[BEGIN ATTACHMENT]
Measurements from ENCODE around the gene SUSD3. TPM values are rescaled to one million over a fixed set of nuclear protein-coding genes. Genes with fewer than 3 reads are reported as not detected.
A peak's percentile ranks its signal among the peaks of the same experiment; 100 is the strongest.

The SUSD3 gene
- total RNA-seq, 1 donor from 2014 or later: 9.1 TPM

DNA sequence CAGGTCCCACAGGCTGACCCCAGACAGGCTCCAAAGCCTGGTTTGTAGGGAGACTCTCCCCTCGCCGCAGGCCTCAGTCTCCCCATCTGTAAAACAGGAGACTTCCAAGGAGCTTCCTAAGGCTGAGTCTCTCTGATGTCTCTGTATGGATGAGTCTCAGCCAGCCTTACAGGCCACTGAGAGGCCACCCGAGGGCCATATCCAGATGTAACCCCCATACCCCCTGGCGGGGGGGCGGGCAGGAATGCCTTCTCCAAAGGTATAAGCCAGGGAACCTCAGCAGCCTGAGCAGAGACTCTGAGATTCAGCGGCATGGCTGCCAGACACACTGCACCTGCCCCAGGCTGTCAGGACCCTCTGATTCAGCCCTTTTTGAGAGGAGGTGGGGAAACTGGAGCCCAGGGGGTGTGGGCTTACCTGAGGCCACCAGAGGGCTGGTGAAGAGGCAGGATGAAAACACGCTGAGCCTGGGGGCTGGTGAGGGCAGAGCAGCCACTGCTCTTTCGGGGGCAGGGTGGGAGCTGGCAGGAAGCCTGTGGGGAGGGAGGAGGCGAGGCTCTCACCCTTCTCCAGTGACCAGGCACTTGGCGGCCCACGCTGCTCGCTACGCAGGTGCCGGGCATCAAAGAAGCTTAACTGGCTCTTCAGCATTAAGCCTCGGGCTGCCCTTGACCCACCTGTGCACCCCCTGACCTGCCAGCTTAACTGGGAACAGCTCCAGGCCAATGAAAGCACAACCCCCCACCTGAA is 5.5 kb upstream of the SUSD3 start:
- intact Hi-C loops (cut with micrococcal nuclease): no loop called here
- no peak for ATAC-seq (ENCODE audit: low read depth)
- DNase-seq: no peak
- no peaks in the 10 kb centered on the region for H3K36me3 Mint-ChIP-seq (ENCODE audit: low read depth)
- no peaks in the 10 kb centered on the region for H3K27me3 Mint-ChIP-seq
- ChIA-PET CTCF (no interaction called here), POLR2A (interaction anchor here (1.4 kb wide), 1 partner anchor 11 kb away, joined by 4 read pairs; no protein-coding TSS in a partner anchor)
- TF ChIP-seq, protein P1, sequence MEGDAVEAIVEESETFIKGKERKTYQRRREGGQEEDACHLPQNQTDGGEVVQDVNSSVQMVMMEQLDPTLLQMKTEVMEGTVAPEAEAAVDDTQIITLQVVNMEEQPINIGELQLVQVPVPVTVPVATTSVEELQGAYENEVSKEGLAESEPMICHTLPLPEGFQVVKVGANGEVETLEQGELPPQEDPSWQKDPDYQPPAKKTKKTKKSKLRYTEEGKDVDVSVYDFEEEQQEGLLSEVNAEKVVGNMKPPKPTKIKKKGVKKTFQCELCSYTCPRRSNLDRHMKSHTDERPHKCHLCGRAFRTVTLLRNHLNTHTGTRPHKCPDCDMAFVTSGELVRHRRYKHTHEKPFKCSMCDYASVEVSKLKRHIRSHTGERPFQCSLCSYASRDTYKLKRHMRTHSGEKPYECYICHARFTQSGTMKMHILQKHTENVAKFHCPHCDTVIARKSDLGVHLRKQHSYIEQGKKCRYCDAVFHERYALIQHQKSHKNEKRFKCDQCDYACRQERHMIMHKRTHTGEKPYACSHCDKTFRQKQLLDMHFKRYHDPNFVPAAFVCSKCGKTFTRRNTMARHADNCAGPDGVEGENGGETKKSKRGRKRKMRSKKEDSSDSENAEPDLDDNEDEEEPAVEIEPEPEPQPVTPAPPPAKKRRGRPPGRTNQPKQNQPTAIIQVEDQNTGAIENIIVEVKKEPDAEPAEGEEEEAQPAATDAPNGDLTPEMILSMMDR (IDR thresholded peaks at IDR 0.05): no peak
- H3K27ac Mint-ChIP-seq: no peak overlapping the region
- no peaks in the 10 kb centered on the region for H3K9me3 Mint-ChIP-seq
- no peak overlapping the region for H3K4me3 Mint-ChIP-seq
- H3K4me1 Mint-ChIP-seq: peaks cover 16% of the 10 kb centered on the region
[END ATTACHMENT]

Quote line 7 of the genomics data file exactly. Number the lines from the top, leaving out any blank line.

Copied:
- no peak for ATAC-seq (ENCODE audit: low read depth)